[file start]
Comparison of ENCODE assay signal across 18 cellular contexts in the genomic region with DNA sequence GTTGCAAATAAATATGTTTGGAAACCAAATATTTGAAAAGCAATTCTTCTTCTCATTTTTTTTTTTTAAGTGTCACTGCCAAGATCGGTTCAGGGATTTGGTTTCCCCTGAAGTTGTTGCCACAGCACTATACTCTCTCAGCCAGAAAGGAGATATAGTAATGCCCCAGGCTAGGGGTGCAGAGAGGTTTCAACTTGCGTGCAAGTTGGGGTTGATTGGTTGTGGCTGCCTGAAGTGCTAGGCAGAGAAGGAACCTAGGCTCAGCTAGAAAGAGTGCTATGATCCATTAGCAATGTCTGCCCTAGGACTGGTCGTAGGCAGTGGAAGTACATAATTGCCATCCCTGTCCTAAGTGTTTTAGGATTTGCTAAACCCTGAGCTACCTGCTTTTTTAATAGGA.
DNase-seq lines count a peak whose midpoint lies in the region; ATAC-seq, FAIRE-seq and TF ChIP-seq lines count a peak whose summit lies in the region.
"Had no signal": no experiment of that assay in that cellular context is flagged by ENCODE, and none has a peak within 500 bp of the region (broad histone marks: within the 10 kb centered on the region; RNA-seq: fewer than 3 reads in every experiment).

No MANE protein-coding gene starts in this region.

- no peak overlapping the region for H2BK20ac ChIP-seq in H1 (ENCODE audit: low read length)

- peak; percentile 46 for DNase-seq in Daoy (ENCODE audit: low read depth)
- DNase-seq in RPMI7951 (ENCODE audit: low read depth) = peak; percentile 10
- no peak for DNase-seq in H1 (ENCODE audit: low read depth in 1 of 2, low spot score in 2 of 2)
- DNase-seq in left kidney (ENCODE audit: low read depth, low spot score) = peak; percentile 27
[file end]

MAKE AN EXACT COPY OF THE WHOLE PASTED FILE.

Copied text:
Comparison of ENCODE assay signal across 18 cellular contexts in the genomic region with DNA sequence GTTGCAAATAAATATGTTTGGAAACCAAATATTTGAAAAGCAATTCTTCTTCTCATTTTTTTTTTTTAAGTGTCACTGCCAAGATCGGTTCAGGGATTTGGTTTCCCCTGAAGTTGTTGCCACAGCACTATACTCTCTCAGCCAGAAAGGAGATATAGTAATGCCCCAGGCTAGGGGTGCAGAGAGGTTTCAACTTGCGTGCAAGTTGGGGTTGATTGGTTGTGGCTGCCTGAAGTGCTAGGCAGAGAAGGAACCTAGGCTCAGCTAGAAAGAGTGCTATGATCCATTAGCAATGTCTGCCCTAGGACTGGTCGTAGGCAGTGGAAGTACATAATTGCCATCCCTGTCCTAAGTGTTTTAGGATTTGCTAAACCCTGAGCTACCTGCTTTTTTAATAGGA.
DNase-seq lines count a peak whose midpoint lies in the region; ATAC-seq, FAIRE-seq and TF ChIP-seq lines count a peak whose summit lies in the region.
"Had no signal": no experiment of that assay in that cellular context is flagged by ENCODE, and none has a peak within 500 bp of the region (broad histone marks: within the 10 kb centered on the region; RNA-seq: fewer than 3 reads in every experiment).

No MANE protein-coding gene starts in this region.

- no peak overlapping the region for H2BK20ac ChIP-seq in H1 (ENCODE audit: low read length)

- peak; percentile 46 for DNase-seq in Daoy (ENCODE audit: low read depth)
- DNase-seq in RPMI7951 (ENCODE audit: low read depth) = peak; percentile 10
- no peak for DNase-seq in H1 (ENCODE audit: low read depth in 1 of 2, low spot score in 2 of 2)
- DNase-seq in left kidney (ENCODE audit: low read depth, low spot score) = peak; percentile 27